An old woman at the door. Small height (even I can see that), wild face (like she came from the woods). I know her, I recognise her from market, but I don’t know her name. She gives us strips of apple that's been dried over the fire. Not soul cakes but good all the same. Smokey and sweet at once.
She listens to us sing and then she speaks. Her voice is wild. She’s looking beyond us into the mist, into the mass of the forest at our backs.

"Pray for Margaret!" She says. Her voice like a scratch on wood. "Pray for Margaret will ye? It’s not meant to be the children," She says, "It’s meant to be the poor. But giving is giving I suppose. It was always the poor when I was growing up, not childer like you whose mothers have made their own cakes safe at home. But giving is giving..."

"And soul cakes is soul cakes!" Shouts someone. Probably Robin. It was always Robin shouting in those days.

"And prayers is prayers!" Says this old woman defiantly, "Pray for Margaret will ye? More and more of you each year. But pray for Margaret."
She gives out the apple slices
“Aye Mistress, we’ll pray, sure.” Says Rosa, touching her arm.

Next house.
We sing. I can’t hear my own voice over everyone else's but I’m singing my loudest ever.

"A soul! A soul! A soul cake,
Please good missus a soul cake,
One for Peter two for Paul
Three for him that made us all. "

Then we hear a whoop and a crash and we cross the group of boys, the older ones. Jack’s age and even older. I wouldn’t call them boys at all. Lads maybe. Men. But Harry Alesford is there with his flute. The shortest of the lot.

"Oi Rosa!" He says to my sister, "Oi Rosa, Jack… join us why don’t ye?"
I know why he says it. He’s looking at Rosa, he’s always looking at her. And once I asked if she wanted to marry him and she called me mighty impertinent. And I didn't know what that meant but I thought it meant love.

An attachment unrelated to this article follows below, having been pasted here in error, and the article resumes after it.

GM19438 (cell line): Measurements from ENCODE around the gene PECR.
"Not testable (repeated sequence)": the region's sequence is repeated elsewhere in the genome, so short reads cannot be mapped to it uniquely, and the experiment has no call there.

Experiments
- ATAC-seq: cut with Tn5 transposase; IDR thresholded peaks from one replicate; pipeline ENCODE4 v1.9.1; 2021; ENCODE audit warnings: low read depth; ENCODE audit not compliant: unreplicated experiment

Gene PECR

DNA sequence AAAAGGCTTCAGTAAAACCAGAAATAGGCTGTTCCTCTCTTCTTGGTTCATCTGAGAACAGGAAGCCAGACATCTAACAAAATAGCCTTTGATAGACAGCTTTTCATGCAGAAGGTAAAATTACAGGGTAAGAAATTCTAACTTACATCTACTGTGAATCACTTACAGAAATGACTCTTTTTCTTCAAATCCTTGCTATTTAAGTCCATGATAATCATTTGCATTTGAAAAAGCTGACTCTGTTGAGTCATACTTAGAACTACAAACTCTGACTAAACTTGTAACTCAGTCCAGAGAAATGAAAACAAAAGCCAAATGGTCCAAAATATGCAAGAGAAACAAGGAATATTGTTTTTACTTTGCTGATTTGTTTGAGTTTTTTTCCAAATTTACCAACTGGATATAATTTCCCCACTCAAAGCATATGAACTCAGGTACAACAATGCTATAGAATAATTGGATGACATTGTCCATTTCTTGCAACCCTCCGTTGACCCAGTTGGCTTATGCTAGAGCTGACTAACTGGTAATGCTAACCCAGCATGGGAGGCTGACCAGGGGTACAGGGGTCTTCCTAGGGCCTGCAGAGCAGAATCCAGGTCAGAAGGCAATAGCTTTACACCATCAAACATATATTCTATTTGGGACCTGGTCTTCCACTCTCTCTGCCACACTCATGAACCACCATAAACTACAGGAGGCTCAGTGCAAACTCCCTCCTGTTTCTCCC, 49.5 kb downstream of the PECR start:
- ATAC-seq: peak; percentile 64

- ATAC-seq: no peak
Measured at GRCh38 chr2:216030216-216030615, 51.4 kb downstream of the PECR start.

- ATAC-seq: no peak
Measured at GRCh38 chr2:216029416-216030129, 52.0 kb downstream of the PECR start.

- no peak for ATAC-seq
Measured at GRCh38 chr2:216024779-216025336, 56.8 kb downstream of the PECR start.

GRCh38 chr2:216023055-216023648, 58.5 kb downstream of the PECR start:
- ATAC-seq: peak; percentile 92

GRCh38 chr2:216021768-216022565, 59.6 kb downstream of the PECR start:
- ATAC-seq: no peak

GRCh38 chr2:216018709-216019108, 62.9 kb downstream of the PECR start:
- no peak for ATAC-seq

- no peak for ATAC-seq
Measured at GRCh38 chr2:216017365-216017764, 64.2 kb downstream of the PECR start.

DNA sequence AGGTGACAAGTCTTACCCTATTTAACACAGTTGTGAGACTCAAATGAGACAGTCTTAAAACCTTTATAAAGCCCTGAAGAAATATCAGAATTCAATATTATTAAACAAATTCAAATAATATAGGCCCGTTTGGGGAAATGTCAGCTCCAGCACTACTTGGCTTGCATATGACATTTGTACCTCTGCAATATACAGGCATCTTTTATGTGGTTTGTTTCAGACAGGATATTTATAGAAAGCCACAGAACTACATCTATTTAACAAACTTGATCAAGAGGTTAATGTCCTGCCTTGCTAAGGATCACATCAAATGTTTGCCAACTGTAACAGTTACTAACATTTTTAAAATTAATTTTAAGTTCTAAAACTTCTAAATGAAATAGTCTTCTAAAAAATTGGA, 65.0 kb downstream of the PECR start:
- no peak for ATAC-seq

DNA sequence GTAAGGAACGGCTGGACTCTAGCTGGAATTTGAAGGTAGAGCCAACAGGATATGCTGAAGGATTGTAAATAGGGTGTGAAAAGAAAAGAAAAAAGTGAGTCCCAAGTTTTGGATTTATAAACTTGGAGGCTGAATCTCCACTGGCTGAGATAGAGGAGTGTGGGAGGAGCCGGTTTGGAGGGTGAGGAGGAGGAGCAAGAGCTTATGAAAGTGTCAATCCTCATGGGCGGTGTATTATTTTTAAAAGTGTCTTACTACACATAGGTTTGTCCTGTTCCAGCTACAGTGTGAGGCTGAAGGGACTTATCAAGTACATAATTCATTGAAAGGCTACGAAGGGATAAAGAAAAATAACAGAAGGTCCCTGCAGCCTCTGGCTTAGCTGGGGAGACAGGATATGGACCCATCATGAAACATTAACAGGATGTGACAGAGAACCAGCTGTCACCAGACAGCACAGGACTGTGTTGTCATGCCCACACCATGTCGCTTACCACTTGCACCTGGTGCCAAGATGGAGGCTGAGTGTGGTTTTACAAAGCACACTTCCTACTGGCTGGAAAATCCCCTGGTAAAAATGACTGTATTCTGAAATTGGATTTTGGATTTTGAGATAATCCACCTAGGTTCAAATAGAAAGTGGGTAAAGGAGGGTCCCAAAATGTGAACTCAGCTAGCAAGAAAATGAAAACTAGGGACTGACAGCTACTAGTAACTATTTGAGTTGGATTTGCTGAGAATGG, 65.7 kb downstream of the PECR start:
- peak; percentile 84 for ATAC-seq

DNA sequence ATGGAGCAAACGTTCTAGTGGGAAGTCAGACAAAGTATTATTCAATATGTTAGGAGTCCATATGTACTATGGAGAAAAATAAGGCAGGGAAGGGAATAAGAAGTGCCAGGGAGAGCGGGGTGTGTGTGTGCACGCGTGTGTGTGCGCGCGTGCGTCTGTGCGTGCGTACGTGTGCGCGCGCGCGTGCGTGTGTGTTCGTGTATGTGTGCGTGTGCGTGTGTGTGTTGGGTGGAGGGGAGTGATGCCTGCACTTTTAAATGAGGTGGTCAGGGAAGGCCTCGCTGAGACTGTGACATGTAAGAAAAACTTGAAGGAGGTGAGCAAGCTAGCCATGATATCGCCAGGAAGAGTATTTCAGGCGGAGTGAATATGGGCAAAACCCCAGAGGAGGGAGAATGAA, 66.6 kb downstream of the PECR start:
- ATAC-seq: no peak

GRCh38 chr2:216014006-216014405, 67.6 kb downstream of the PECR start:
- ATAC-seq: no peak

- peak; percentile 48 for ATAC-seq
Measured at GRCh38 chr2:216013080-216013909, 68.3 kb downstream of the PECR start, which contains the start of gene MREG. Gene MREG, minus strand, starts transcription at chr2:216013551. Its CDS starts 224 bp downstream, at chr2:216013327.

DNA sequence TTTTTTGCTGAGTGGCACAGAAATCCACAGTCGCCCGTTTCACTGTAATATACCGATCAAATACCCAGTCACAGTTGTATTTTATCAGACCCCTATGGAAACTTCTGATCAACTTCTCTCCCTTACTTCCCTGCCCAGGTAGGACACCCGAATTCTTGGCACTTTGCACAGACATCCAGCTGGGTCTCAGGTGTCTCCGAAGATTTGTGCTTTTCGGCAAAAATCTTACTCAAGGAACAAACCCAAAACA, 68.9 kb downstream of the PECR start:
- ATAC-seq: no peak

"We’re with the littleun!" She says apologetically holding up my hand in hers.
"Bring ‘er along bring ‘er along!"
And suddenly we are with them. With the lads Jack’s age and older. And Rosa's the only girl. And I’m the only littleun.
"Rosa!" I hiss, "Mother told us to stay away from the lads, Rosa!?"
She pats my head. "It’s alright Nell. Jack’s a lad he’ll look after us. Besides, they’re doing a play. Dontcha want to see the play, Nelly?"
I did want to see the play more than anything.

Last year they had come to our house. This riotous group with their masks and mummings, makeshift tambourines and wild, swerving flute music. All lads from the village but looking different in the light of the lanterns. Sounding different with their shouts and whoops, their songs. I hadn’t understood their jokes but I’d laughed all the same. Even Mother had laughed. And clapped at the end and given them all two soul cakes each with a shout of "Alright alright, there ye’are. Off wi’ye now! Godbless. Pray for our father….God bless, boys!"

But now it's different. It's not us within and them without. We stand with them. Almost a part of their wild antics before the doorways. I can’t even laugh I'm so in awe. Just in awe of the magic of it really.